Under a new proposal sailing through the state house, water providers will have to tell residents earlier about contamination — a proposition that's facing pushback from your public H20 providers.
In late April, Bill 512
hit the house. The proposal was introduced by Salem Republican Tim Ginter, with principal backing from Dover Republican Al Landis and Youngstown Democrat Michele Lepore-Hagan — so we're talking about a bipartisan effort. Under the bill, public water providers would have two business days to alert residents when water lead levels spike over the federally determined limits of 15 parts per billion. Currently, under federal law, water companies have two months to disclose the contamination.
"Our state has learned firsthand that the time is too long,” Ginter told Columbus' WKBN
when the the bill was introduced.
Ginter is no doubt referring to Sebring, where news first broke about lead contamination last January.
Later, it was revealed that the state EPA had raised concerns about the water levels as early as the previous November. Although the state ordered Sebring to notify residents about the lead levels — which were reaching 21 parts per billion in some areas — the city government failed to do so at the time.
The push is part of a concerted effort with Governor John Kasich's administration. According to the Dayton Daily News,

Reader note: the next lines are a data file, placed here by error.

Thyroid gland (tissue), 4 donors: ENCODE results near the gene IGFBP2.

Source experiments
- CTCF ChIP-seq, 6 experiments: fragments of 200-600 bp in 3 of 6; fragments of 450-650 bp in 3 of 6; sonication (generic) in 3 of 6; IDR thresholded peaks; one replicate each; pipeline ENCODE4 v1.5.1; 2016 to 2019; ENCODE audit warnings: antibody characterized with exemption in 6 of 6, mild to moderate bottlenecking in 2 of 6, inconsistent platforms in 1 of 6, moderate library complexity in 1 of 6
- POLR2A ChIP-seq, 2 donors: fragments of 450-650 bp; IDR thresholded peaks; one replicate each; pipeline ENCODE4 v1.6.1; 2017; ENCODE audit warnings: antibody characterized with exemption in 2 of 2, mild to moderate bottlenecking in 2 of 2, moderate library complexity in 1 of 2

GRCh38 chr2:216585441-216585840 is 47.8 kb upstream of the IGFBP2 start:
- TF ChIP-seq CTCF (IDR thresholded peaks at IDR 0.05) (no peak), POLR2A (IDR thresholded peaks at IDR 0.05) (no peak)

Ohio's Environmental Protection Agency's top man Craig Butler is also putting his weight behind a tighter notification window. "Lead is different for us," he told the paper. "It has such an acute health impact that we want people to know when it's detected."
The water industry, however, says the proposals under the bill aren't realistic. "The two business day reporting limit is not a health or science based limit," Tyler Converse, chairman of the Ohio Water Utility Council, told the Dayton paper.
Those concerns didn't make much of an impact in the house. Bill 512 sailed through the house with a vote of 96 yeas and zero nays.
A piece of companion legislation was introduced to the Ohio Senate on May 12th. A vote there is expected soon.
In the wake of serious lead water contamination scandals in Flint, Michigan and Northeast Ohio's own Sebring, lawmakers down in Columbus are attempting to rewire the state's process for raising red alerts for bad water.